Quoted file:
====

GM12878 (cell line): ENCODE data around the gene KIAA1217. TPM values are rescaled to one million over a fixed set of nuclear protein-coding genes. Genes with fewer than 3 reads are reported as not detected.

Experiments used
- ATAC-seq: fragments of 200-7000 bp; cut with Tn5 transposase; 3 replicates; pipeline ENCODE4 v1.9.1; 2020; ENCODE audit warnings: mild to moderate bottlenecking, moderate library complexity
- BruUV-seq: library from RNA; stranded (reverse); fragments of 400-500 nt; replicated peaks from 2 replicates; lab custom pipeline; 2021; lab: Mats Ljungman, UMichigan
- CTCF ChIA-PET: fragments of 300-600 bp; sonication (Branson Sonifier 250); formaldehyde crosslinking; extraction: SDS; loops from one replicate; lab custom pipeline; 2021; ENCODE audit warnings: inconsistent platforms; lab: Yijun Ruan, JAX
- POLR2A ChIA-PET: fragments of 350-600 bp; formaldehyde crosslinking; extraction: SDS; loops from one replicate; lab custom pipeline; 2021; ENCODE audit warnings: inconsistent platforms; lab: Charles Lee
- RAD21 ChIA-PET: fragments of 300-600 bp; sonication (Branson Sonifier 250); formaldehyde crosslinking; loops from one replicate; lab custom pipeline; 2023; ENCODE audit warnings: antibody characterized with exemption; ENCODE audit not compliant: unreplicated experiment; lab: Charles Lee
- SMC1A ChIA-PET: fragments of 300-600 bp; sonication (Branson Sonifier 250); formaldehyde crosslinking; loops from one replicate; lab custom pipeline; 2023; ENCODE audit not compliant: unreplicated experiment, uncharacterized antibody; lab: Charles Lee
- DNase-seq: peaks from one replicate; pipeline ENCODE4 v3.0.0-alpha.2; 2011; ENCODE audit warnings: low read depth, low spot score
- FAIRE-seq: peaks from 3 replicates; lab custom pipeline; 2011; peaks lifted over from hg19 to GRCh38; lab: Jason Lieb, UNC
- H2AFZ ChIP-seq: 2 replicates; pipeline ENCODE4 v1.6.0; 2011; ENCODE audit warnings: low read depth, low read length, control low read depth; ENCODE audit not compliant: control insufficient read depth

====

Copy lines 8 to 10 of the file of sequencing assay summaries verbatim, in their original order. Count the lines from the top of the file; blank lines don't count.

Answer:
- SMC1A ChIA-PET: fragments of 300-600 bp; sonication (Branson Sonifier 250); formaldehyde crosslinking; loops from one replicate; lab custom pipeline; 2023; ENCODE audit not compliant: unreplicated experiment, uncharacterized antibody; lab: Charles Lee
- DNase-seq: peaks from one replicate; pipeline ENCODE4 v3.0.0-alpha.2; 2011; ENCODE audit warnings: low read depth, low spot score
- FAIRE-seq: peaks from 3 replicates; lab custom pipeline; 2011; peaks lifted over from hg19 to GRCh38; lab: Jason Lieb, UNC